QGIS Plugin Development: Creating GUI with Qt Designer
After fiddling with QGIS Python console and implementing nearest neighbor analysis, I’m going to create a very simple GUI for the plugin at last.
While QGIS API docs took me few hours to grasp, the PyQGIS ecosystem knocked my socks off. Here comes the list of tools you should incorporate into your development process as soon as possible.
The QGIS Plugin Builder is a plugin created to create… well, other plugins. It gets you going in minutes and lets you code instead of setting up things you don’t want to be setting up. A definite must-have. Note you should put the plugin inside the QGIS plugins folder (defaults to ~/.qgis2/python/plugins) in Linux.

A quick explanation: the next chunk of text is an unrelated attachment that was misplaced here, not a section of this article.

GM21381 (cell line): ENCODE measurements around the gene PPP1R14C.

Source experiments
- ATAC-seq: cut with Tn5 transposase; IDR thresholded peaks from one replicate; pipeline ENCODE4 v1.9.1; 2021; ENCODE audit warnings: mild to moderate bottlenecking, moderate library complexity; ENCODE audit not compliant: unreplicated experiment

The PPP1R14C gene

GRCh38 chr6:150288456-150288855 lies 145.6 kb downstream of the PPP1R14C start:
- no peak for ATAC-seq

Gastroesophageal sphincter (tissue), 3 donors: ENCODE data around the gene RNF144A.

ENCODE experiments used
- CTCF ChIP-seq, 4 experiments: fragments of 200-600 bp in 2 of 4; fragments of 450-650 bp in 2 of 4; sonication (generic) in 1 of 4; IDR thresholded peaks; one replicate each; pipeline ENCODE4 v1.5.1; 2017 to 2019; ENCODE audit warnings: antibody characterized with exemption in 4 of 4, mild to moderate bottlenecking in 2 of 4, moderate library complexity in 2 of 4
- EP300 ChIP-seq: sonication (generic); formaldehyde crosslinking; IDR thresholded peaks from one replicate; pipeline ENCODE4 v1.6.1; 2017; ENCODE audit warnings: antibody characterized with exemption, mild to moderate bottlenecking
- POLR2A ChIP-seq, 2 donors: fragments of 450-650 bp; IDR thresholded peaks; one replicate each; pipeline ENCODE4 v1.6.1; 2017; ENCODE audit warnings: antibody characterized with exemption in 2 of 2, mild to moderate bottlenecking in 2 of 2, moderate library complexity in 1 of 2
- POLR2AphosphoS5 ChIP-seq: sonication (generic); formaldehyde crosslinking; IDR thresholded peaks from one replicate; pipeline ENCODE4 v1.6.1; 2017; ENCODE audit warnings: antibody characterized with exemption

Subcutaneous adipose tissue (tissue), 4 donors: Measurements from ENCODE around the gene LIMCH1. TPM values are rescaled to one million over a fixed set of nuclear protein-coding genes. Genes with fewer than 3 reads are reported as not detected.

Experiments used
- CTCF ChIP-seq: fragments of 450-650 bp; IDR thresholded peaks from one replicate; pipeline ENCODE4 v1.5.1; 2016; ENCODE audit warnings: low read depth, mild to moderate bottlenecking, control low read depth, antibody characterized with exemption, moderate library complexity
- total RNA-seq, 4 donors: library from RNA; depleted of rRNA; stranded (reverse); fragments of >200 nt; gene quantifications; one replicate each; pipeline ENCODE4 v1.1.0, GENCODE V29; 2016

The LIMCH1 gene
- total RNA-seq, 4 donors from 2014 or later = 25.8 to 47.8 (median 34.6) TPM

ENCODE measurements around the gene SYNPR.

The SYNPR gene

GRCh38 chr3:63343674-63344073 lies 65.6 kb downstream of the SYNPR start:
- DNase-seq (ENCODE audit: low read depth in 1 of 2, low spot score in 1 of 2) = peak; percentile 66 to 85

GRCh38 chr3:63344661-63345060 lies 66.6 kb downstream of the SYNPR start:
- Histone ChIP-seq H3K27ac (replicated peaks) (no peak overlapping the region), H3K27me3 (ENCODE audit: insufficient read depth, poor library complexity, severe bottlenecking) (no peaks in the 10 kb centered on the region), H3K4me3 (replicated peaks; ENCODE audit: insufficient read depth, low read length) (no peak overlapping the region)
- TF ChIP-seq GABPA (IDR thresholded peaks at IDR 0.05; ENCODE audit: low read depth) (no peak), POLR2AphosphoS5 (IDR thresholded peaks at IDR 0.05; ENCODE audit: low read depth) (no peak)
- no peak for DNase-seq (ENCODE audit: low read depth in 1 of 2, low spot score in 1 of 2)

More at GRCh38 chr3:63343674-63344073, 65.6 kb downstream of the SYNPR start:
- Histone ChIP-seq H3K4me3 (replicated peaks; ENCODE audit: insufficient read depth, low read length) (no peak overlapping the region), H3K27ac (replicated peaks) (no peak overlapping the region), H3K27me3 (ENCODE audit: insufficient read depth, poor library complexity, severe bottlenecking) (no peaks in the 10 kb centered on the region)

Remember to run
pyrcc4 -o resources.py resources.qrc inside your plugin folder before you add it to QGIS.
The QGIS Plugin Reloader is a plugin (possibly created with QGIS Plugin Builder) that lets you live reload your plugin while you code. No QGIS restarts needed. A definite must-have.
Qt Designer comes with
qt4-designer package in Ubuntu. It is tailored to design and build GUIs from Qt components that can be used within QGIS. Its drag&drop interface lets you prototype quickly.
Thanks to the Plugin Builder you can load the
attribute_transfer_dialog_base.ui file straight into the Qt Designer and adjust it to your needs.
It doesn’t take much, just one
QLineEdit and a few
QComboBox widgets. Those will be available in the
attribute_transfer.py file as properties of the
The widget name can be customized in the right sidebar and I advise you to do so. I chose the following:
Once loaded with Plugins -> Manage and Install Plugins -> AttributeTransfer, the plugin is available right from the toolbar or Vector menu. It is missing the business logic completely, but I have this covered in the previous part.
All that is to be done is to bind those two parts together.